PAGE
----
The full moon that rises on Tuesday will be a supermoon as well as the yearly “snow moon,” and appropriately enough, it will appear just as the area awaits snow. So, see the snow moon, then watch the snowstorm.

A supermoon is the name given to a full moon that occurs when the moon is at its closest approach to Earth on its monthly orbit. Each full moon has been given a seasonally indicated designation — hence “snow moon.”

After the moon rises about 6 p.m. Tuesday, if it is visible, it will look a little bigger and brighter than usual.

Perhaps ironically, our closer-than-usual view of the annual snow moon may be obscured by snow itself.

Although forecasts suggest that flakes may not start falling until early Wednesday, snow clouds could start streaming across our skies before that.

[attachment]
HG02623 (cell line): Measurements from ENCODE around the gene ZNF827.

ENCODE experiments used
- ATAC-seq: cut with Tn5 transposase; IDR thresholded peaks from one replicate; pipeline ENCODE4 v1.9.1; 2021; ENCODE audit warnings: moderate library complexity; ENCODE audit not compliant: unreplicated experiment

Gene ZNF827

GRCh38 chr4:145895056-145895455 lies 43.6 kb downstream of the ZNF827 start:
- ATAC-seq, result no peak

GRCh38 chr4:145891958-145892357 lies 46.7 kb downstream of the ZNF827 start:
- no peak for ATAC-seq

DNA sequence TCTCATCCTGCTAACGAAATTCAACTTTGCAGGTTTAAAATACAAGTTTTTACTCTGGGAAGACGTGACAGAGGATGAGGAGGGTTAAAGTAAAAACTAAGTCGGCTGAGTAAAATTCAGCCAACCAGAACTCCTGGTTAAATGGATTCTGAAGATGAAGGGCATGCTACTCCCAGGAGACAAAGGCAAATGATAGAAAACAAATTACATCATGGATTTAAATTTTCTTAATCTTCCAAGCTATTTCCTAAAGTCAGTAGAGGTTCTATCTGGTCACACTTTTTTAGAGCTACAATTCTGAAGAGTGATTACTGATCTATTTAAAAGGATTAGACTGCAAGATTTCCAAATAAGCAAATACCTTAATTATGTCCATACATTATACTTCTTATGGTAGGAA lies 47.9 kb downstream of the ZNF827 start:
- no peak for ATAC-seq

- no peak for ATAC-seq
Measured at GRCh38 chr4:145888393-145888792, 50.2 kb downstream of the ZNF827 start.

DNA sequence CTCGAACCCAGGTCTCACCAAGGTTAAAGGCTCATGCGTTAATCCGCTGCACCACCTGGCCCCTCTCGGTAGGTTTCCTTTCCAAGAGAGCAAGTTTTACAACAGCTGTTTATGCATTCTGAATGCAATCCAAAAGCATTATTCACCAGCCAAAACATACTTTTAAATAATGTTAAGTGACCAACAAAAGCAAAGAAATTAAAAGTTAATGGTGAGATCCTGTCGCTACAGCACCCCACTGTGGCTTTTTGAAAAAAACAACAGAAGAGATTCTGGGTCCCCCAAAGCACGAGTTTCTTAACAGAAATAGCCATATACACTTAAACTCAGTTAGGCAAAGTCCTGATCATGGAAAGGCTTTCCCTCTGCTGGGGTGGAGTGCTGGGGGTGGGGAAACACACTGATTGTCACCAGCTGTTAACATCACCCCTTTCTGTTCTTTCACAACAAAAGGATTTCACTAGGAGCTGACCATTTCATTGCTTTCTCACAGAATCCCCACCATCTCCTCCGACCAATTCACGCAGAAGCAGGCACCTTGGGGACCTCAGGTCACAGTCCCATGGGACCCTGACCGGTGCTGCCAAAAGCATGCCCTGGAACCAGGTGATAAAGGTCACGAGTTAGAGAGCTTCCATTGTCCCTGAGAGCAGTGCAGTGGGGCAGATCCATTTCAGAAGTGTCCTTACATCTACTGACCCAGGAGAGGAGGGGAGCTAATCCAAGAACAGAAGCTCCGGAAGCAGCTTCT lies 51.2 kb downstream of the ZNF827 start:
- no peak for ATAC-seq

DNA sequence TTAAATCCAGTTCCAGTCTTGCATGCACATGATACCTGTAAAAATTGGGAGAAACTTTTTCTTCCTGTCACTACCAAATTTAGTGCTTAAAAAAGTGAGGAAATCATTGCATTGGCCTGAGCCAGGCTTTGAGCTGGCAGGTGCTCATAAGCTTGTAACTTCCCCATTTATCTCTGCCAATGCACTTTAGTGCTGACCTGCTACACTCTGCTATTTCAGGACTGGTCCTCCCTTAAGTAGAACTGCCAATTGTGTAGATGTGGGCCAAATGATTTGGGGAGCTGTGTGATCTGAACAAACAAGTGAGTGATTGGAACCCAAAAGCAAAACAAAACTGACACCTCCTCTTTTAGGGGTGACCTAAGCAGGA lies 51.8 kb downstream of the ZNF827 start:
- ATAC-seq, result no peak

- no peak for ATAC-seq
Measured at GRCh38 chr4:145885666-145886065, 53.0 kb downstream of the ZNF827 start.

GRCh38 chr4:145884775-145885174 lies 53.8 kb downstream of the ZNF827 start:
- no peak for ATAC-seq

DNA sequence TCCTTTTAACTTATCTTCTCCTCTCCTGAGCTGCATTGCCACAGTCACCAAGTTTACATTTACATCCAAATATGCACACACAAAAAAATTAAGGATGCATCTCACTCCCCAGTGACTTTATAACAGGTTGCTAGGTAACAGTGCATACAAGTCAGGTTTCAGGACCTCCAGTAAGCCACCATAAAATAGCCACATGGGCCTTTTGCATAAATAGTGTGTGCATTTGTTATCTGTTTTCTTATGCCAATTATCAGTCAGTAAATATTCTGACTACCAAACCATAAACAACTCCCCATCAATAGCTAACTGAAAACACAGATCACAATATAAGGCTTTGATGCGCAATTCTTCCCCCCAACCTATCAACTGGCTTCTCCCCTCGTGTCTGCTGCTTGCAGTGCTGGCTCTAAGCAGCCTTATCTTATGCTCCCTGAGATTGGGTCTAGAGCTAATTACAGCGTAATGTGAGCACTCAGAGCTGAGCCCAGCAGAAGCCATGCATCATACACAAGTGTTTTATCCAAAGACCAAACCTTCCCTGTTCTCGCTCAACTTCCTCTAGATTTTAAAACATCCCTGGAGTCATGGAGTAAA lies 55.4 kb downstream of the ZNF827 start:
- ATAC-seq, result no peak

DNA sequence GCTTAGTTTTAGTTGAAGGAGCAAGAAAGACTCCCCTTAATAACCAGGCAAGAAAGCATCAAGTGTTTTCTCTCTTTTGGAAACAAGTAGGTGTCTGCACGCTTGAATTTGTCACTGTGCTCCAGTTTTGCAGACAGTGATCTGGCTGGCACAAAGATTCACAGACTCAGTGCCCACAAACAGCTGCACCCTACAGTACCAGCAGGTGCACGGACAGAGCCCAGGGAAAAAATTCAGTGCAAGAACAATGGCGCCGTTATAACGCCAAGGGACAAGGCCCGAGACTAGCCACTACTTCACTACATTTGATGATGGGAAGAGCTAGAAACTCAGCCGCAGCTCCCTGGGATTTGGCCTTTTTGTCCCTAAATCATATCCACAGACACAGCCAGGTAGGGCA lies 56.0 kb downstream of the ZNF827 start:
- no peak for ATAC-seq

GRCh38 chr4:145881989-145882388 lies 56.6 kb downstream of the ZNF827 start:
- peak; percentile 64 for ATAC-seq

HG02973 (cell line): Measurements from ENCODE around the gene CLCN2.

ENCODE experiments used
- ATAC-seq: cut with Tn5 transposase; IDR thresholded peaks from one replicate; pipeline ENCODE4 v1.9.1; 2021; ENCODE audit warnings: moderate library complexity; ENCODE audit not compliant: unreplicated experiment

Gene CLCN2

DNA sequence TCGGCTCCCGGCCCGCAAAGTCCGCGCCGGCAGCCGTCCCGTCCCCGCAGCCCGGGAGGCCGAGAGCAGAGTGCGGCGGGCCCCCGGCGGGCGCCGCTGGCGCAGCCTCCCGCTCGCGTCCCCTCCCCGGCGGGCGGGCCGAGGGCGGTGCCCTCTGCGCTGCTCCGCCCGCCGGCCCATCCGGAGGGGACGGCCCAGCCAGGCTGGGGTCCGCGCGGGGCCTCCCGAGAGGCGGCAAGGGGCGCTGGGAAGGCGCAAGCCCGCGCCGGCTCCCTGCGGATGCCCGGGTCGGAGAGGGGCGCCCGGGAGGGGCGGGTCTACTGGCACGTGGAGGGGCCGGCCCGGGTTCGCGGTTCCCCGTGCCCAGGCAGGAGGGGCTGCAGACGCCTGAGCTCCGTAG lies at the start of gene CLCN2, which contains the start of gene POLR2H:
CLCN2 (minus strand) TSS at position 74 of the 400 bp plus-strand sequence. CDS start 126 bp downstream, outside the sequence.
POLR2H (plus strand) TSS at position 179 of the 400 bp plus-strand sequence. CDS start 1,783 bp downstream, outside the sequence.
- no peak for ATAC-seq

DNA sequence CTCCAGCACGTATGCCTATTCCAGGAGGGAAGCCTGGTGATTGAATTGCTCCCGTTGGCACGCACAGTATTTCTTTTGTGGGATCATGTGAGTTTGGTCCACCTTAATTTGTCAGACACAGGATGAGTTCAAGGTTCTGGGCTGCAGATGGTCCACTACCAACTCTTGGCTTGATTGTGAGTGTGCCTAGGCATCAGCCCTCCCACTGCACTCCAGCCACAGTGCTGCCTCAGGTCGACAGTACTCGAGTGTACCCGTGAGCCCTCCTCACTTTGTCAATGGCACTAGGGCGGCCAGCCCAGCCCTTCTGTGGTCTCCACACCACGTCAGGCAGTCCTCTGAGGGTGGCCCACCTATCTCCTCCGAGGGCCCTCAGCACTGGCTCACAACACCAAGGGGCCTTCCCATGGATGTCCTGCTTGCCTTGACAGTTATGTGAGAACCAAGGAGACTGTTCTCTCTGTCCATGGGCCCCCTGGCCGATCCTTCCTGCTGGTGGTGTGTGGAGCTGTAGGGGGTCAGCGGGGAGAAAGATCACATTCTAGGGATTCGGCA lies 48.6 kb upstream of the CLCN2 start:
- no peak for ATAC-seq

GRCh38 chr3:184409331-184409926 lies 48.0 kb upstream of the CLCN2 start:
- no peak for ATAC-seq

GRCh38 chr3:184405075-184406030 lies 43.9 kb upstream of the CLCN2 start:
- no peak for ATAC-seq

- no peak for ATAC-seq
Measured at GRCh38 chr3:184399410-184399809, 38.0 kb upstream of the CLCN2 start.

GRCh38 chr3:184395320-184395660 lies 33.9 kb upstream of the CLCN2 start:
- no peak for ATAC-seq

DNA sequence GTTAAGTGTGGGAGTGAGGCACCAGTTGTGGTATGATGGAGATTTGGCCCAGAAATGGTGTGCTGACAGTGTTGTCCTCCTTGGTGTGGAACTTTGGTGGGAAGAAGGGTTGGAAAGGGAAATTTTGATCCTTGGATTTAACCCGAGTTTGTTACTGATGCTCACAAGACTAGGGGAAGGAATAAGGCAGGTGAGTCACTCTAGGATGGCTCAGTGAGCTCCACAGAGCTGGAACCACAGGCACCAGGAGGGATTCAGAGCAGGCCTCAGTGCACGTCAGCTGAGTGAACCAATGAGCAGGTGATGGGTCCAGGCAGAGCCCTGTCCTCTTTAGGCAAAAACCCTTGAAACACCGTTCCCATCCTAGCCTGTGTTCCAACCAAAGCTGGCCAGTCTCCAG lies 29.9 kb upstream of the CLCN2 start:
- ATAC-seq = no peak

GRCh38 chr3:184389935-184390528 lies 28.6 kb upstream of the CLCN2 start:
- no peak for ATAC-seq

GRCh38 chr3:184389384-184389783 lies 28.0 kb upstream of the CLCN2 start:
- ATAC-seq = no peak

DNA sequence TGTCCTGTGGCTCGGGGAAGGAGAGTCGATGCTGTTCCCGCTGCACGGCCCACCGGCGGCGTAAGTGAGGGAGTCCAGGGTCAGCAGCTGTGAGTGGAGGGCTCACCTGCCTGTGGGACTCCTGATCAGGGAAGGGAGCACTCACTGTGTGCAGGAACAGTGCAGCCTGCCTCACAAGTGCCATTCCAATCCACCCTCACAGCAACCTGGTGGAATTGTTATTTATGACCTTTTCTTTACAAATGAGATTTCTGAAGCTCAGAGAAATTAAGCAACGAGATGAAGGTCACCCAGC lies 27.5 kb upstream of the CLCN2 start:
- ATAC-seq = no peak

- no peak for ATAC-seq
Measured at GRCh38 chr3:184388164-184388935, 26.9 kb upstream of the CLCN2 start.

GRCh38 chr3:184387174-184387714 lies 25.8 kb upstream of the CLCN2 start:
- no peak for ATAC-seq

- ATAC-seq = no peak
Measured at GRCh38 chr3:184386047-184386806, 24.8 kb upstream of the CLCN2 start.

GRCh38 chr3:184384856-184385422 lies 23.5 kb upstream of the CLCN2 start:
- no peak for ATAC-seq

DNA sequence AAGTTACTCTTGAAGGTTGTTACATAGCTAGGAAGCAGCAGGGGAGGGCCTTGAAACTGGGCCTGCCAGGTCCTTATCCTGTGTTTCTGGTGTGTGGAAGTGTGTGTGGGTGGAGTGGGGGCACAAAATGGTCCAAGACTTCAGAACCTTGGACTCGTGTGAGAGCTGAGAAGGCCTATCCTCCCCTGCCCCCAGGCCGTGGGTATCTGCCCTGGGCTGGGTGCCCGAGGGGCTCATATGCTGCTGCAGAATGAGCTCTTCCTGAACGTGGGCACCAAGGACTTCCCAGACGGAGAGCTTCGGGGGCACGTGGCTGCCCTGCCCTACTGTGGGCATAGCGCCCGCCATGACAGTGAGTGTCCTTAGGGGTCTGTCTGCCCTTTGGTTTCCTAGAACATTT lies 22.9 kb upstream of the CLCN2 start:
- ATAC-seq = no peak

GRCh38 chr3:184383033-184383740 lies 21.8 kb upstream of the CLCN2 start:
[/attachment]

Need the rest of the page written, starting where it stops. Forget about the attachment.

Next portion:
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However, it seems possible that as shoppers head for the stores to get snow supplies, they may find themselves doing so by the light of a snow moon.

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At about midnight Tuesday, astronomers expect the moon to be about 221,700 miles above us. Meteorologists expect the snow to be only a few hours away from us.

Meanwhile, consider this among modern lunar truisms. In 2019, there’s going to be no moon like the snow moon. Because February’s snow moon will, according to the experts, coincide with the moon’s closest approach to Earth this year.

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